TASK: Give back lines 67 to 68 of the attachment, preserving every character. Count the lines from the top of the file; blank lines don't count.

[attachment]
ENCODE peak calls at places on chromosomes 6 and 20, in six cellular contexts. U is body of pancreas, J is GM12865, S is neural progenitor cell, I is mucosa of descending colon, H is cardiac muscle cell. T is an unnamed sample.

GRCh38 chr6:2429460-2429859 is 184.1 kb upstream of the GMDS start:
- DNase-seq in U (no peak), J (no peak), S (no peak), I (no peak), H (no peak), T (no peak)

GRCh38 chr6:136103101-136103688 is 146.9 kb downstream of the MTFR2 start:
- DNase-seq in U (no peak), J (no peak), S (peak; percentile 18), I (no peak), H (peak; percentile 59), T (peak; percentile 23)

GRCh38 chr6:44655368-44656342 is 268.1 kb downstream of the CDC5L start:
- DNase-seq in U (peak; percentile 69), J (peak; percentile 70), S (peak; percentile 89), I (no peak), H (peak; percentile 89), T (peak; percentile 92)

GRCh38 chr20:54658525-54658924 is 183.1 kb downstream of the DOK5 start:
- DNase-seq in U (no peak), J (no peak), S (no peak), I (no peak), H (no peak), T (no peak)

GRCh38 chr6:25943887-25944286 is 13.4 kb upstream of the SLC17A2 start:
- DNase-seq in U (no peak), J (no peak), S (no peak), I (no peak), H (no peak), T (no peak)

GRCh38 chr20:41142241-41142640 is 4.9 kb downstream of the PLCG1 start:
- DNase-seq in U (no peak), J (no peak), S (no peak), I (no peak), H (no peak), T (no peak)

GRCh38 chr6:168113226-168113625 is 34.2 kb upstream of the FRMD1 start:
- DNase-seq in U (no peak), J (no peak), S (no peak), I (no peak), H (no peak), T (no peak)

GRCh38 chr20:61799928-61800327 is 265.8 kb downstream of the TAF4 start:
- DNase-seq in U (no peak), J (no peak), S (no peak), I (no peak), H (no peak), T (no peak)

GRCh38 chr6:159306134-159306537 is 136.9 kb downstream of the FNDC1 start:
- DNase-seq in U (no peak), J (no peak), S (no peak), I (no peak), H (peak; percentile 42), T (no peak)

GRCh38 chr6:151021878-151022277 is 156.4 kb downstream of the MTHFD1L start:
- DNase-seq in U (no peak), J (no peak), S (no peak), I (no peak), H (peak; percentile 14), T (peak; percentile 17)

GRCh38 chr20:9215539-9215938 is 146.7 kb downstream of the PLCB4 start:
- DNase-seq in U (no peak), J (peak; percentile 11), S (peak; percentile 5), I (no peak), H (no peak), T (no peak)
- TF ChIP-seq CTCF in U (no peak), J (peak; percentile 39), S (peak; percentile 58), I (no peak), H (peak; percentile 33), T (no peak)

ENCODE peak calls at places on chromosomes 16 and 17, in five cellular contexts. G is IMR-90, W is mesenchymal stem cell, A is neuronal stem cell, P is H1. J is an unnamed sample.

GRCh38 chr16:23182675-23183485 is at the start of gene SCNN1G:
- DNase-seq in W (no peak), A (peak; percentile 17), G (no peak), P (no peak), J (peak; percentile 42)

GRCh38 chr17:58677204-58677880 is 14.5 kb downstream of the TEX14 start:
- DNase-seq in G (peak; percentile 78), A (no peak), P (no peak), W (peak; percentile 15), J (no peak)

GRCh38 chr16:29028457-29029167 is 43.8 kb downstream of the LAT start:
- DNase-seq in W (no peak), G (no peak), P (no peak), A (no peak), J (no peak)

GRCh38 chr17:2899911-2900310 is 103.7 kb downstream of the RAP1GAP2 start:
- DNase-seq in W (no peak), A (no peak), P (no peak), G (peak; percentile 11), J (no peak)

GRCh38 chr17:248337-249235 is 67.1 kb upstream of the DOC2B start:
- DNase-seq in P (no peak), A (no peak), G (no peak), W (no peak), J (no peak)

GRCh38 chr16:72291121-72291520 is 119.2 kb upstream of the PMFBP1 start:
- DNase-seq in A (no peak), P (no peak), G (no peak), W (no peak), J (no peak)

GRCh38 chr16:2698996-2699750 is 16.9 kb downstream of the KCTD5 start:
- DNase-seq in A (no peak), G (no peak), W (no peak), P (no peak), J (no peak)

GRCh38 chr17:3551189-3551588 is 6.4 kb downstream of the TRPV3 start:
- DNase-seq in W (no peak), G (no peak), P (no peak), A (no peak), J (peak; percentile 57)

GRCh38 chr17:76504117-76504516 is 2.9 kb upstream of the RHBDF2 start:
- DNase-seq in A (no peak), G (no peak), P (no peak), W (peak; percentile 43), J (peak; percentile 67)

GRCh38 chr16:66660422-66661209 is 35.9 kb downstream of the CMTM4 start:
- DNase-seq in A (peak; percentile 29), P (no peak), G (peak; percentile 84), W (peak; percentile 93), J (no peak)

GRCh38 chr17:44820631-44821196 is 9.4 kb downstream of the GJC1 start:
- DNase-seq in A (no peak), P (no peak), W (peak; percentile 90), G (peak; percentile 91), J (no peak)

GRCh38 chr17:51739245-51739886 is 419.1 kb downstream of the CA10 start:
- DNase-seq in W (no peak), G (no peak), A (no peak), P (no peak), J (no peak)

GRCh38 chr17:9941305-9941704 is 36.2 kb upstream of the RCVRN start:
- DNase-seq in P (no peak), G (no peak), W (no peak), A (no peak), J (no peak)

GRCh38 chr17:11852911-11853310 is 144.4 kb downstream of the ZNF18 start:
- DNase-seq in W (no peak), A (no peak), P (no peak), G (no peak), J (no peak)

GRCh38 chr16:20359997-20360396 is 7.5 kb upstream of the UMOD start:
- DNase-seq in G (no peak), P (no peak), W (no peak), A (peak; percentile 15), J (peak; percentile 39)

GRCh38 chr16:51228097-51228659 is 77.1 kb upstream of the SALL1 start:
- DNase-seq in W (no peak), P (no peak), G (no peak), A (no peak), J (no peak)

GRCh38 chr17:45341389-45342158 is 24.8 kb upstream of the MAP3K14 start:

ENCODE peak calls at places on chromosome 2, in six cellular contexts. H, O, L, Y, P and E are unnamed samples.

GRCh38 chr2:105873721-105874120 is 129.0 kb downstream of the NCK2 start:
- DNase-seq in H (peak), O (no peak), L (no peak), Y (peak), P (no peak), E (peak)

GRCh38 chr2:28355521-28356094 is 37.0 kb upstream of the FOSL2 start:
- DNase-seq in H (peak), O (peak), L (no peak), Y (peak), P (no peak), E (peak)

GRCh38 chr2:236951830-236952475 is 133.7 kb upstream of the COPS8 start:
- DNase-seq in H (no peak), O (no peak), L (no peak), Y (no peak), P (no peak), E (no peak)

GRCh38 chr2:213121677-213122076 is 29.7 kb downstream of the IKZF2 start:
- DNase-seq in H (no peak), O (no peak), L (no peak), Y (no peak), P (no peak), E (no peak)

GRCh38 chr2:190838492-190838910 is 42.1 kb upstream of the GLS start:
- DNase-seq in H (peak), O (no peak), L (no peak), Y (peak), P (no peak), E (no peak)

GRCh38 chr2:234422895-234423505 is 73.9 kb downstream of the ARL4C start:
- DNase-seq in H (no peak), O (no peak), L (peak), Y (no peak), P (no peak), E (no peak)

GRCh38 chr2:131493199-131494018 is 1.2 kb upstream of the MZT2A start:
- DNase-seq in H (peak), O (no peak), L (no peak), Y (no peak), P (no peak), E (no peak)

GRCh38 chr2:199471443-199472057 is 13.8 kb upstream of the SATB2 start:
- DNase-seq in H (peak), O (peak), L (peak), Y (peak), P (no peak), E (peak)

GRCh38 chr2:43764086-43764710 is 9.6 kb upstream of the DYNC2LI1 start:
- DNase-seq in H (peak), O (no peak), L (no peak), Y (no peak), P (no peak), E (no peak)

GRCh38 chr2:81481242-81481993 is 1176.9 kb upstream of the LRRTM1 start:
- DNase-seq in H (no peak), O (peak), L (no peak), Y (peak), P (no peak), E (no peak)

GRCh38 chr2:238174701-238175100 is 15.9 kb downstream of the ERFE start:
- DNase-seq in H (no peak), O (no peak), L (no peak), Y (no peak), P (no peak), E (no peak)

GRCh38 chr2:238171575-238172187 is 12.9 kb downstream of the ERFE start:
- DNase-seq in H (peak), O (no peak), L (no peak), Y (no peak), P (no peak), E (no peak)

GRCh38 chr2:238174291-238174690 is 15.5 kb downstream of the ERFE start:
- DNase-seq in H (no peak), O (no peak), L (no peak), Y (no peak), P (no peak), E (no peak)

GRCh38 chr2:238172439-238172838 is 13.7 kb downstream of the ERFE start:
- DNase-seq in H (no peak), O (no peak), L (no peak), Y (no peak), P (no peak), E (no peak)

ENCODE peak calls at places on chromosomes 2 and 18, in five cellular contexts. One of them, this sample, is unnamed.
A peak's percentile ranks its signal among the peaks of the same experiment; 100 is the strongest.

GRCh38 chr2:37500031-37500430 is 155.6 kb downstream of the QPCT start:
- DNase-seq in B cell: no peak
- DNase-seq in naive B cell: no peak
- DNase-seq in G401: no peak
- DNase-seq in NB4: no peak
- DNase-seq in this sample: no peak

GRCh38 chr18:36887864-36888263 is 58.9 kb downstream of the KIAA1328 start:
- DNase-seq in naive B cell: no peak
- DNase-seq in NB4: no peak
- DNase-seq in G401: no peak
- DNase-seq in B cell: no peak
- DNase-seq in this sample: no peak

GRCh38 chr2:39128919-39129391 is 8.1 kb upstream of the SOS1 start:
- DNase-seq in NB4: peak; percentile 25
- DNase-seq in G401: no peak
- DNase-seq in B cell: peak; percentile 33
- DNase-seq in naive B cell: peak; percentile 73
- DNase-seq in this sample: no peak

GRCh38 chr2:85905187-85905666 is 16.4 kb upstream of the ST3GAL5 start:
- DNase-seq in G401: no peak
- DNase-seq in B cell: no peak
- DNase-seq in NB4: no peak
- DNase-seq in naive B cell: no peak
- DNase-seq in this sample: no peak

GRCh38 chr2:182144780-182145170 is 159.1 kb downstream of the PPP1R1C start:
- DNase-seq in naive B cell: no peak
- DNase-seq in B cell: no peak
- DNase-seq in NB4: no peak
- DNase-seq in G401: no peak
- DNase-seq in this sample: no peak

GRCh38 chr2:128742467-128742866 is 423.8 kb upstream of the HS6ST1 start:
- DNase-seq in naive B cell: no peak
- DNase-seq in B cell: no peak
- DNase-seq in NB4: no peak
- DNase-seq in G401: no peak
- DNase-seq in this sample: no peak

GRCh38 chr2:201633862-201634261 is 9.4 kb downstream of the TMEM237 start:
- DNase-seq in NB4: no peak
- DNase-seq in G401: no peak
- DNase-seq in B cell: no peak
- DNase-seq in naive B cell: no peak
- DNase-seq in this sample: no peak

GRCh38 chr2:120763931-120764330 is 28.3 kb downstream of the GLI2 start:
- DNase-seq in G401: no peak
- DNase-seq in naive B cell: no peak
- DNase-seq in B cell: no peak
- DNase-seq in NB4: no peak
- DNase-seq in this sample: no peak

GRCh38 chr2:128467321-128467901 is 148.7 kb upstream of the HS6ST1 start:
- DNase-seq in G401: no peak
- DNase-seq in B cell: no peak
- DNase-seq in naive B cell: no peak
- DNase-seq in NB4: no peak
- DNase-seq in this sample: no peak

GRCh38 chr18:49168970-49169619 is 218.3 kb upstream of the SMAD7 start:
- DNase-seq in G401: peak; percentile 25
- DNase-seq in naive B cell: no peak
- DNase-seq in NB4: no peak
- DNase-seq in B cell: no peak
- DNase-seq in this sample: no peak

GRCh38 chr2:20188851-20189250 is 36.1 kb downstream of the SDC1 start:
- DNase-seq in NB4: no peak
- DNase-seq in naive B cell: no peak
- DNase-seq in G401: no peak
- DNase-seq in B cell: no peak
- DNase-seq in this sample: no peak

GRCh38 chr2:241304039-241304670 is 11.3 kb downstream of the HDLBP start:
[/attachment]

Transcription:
- DNase-seq in H (no peak), O (no peak), L (no peak), Y (no peak), P (no peak), E (no peak)

GRCh38 chr2:190838492-190838910 is 42.1 kb upstream of the GLS start: